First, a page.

About Me

David E. Paterson, AfriGeneas Slave Research Forum Manager, was born in Scotland, UK, grew up in Seattle, WA, and earned a BA in History from University of Oregon before joining the U.S. Navy in 1975. Although an avid reader as a child, David became so busy with his seagoing career that he did not read a complete book for fifteen years. His passion for history reawakened in 1988 while he explored the antebellum records in the basement of the Upson County courthouse. Now David’s idea of fun and relaxation is reading a book or spending 12-hour days researching at the National Archives.

When he isn’t hanging out at AfriGeneas or foraging in  dusty courthouse basements, David now works as a Navy civilian employee in Norfolk, VA, where he lives with his charming wife, the former Judy L. Moody of Memphis, TN. This summer David finally completed his MA in Public History from University of West Florida, with a concentration on the American Old South and Reconstruction.

David’s Upson County Project examines life in an upcountry Georgia county through slavery and Reconstruction. Begun in 1994 because David was peeved at the anonymity of the 1850 and 1860 Census Schedules 2 (Slave Inhabitants), his project, at first, was simply intended to demonstrate that abundant records existed to serve as a partial surrogate for the censuses, and to explore the extent to which these local records could reveal the name of every slave who had ever lived in Upson County. It was quite frustrating to hear local genealogists and historians, who did not understand the records of slavery, plead that the enslaved were unfortunately unknowable, just because they were not enumerated in Schedule 1 (Free Inhabitants). David’s study of the 1850 and 1860 censuses is in the AfriGeneas Library.

David’s research method is simply to read every page of every available Antebellum and Reconstruction record, making a summary extracts of every mention of every slave and slave master, and all other interesting tidbits about Upson County. He describes the legal records he has used in an AfriGeneas Library article, but court records are only part of the picture. Evidence from private and archival sources includes: family papers, family Bibles, church minutes, business records, and newspapers. Finally, David merges data from federal archival sources, including the Southern Claims Commission, Freedmen’s Bureau, and USCT pension applications.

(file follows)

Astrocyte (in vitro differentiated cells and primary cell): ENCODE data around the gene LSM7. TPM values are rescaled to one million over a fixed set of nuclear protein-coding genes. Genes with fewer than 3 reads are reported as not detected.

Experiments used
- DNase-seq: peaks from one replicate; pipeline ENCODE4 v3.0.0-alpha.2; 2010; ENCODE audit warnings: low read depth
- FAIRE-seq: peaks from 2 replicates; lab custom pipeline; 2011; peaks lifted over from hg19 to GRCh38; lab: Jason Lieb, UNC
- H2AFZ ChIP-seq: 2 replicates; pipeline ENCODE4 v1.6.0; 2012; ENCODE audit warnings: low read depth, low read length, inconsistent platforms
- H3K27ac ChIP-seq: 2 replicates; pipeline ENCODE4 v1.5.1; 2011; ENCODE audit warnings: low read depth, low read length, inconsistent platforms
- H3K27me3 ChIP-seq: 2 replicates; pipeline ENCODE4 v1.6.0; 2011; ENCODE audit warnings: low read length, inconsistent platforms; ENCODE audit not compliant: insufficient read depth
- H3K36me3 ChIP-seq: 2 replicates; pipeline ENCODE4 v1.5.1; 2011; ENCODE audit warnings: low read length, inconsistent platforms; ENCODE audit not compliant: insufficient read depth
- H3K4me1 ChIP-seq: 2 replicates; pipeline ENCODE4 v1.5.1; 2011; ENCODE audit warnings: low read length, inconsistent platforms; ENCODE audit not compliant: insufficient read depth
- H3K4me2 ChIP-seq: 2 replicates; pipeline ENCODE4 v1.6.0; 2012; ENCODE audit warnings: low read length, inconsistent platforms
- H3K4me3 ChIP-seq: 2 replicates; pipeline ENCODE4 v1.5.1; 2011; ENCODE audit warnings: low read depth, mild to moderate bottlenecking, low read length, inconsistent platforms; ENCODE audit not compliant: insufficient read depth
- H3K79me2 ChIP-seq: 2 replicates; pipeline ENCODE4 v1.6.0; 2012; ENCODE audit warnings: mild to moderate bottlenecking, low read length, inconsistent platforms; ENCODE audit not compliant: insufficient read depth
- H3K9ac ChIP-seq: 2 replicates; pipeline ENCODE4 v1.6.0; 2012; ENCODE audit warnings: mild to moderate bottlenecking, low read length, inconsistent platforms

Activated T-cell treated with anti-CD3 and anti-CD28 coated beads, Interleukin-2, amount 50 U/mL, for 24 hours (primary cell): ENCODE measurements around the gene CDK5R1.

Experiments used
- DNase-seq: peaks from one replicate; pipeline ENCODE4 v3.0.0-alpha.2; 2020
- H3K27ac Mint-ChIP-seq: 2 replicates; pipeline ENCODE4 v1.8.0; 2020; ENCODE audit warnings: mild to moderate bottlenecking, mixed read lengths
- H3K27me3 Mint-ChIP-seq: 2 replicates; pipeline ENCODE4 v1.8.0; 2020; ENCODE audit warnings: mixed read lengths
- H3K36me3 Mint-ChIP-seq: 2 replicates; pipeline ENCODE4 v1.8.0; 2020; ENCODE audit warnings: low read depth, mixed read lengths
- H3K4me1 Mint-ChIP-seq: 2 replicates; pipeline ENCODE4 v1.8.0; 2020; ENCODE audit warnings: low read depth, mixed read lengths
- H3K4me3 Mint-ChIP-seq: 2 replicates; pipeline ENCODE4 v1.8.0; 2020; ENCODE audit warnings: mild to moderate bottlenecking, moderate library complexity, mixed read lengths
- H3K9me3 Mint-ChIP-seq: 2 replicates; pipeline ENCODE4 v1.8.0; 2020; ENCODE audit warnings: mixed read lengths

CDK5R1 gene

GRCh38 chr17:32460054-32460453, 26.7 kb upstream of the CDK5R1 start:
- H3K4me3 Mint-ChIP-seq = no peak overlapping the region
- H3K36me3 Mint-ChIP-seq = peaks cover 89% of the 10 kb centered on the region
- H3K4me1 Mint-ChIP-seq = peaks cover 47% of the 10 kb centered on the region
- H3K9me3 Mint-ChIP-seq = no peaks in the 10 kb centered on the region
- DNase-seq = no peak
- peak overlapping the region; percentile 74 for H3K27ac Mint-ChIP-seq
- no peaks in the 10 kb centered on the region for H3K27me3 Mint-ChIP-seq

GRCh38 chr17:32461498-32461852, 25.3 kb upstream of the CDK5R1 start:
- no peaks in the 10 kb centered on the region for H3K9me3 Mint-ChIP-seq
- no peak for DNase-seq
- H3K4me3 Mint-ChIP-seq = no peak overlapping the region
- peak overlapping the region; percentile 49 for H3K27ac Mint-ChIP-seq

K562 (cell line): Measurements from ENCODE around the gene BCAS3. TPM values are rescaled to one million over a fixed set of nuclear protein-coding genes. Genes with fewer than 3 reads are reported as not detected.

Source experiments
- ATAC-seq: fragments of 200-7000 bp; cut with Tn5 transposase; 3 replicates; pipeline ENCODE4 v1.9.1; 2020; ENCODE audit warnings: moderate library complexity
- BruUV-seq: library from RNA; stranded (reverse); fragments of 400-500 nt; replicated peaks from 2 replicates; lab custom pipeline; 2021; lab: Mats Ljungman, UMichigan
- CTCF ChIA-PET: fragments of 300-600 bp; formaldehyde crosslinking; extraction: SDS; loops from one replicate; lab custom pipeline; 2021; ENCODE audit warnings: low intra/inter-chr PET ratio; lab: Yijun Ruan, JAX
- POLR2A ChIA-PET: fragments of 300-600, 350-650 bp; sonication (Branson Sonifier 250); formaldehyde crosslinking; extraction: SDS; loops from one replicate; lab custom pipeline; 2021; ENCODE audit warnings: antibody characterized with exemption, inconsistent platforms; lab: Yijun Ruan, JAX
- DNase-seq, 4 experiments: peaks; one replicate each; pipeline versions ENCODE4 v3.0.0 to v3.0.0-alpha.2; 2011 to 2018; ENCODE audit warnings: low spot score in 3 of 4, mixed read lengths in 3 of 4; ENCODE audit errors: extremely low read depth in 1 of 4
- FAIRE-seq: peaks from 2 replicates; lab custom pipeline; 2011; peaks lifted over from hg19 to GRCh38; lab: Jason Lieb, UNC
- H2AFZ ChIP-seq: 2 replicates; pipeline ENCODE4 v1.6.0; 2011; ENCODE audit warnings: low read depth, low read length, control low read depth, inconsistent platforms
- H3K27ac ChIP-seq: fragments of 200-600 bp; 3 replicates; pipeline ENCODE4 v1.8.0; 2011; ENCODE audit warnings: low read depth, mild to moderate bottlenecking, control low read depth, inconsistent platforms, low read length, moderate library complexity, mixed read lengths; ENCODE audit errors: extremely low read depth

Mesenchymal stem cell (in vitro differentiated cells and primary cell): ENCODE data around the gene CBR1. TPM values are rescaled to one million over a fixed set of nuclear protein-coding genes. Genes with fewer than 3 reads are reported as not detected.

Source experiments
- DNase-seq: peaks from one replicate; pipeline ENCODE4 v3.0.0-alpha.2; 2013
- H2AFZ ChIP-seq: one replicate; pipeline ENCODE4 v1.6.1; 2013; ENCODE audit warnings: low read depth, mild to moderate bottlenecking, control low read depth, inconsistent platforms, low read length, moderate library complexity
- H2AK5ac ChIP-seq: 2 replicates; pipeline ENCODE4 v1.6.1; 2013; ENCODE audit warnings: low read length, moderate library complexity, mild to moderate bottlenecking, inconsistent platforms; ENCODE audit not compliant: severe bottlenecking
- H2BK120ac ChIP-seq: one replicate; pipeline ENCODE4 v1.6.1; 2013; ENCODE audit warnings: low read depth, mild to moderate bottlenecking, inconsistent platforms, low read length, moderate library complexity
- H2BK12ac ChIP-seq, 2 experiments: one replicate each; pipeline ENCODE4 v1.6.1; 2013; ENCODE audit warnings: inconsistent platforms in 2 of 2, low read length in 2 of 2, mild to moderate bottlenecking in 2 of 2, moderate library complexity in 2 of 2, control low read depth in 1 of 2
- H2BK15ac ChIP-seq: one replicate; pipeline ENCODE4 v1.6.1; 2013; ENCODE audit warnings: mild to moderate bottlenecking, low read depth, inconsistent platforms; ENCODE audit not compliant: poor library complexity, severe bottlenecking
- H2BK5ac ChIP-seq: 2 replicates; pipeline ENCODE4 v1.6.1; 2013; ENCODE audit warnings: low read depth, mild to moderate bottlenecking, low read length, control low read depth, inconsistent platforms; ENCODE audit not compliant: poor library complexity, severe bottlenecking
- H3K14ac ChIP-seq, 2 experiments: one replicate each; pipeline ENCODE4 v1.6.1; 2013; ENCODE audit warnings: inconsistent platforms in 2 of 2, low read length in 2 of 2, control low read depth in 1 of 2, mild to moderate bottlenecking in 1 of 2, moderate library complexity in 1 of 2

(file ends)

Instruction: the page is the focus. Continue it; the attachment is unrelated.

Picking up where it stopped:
As David accumulated extracts of records, individual mini-biographies began to emerge. “I was not looking for these particular people,” David explains, “Had I been looking for them, I doubt I would have found them; instead, as I collected all the bits and pieces of evidence, certain life stories just came together and demanded to be written.” Two of these mini-biographies will appear in Dr. Louis Gates’ forthcoming African-American National Biography. Another example of a biography that emerged from the records and demanded to be told appears in the AfriGeneas Library.

Frustrated by most historians’ inability to cope with slaves’ names in book indexes (which effectively perpetuates the anonymity of even those slaves whose names we know), David published his proposed solution in a professional journal, The American Archivist.

Perhaps the most significant outcome of the Upson County Project is the linkage of records about the enslaved across Emancipation to those same persons in the Reconstruction period; “We can write life stories of the folk who lived in those times without having to stop at 1865,” says David.

The culmination of David’s life work will be the history of Upson County, GA, which he has recently (finally!) begun to write. The target audiences will include anyone interested in exploring the histories of people who lived in Upson County, Georgia, during that county’s first half century, and historians who might be interested in an up-country county in the cotton belt, as counter-poise to the numerous studies of low country counties. This study offers an opportunity to employ a powerful historical magnifying glass on a local part of the Old South, under which readers will be able to explore the lives of individual southerners from all ranks in life.

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